Island of dreams
Owning a private island has got to be one of the ultimate property fantasies – and one person is now living the dream - the island of Little Cumbrae in the Firth of Clyde has just been purchased by a private buyer after it went onto the open market for the first time in 40 years…
[UKPRwire, Thu Jul 30 2009] Owning a private island has got to be one of the ultimate property fantasies – and one person is now living the dream - the island of Little Cumbrae in the Firth of Clyde has just been purchased by a private buyer after it went onto the open market for the first time in 40 years…
Originally dubbed the ‘fairytale island that nobody wanted,’ Little Cumbrae is characterised by steep coastal cliffs and higher inland areas with bluffs, plus several inland lochs.
The island in Scotland has been on the market since plans to see its rocky landscape transformed into a millionaires’ playground fell apart three years ago. Luxury marinas, helicopter arrivals and holiday homes were planned for the 684-acre island, but the time and inclination was never enough to get the plans off the ground.
Thus, Little Cumbrae was put back onto the market last November, with a sale price of £2.5 million, £500,000 less than its original asking price.
The main development on the eastern side of the island consists principally of Wee Cumbrae House, sheltered by a steep escarpment and with spectacular views past the castle keep to the Firth of Clyde and the Ayrshire Coast beyond. On Castle Island, in front of the house, stands the 13th Century keep.
The original traditional Scottish farmhouse was extended during the First World War with additional alterations made in the 1920’s and was once used as a village inn in the island’s halcyon days.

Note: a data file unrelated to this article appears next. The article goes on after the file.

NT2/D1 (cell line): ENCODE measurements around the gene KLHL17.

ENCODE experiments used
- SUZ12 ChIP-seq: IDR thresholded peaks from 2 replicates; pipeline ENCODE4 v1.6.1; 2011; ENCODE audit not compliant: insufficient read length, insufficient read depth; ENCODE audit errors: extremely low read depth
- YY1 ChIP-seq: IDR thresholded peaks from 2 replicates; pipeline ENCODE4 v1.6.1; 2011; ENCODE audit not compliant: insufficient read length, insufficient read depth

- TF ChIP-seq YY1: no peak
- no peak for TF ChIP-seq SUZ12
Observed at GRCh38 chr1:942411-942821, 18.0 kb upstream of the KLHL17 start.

There are also two cottages, a stable block and stone jetty, plus large traditional boathouse and slipway. On the western coast of the island is a former lighthouse complex dating back to 1793, though it is no longer in use.
Whilst the guide price was £2.5 million, the private individual bought it for an ‘undisclosed sum’ through Humberts Leisure’s Skipton office and Knight Frank’s Edinburgh office.
It attracted viewers from all over the world. Depending on what the new owner wants to do with the island, which once had 54 residents, it could be opened back up as a holiday destination, attracting seasonal visitors searching for seclusion and peace.
Humberts Leisure Director Peter Smith says, “There are not many opportunities to buy a Scottish island and there has been a great deal of interest. Even taking potential purchasers for viewings was challenging, especially crossing the Clyde in adverse weather conditions. The solitude and uniqueness of Little Cumbrae definitely appealed to the purchaser.”
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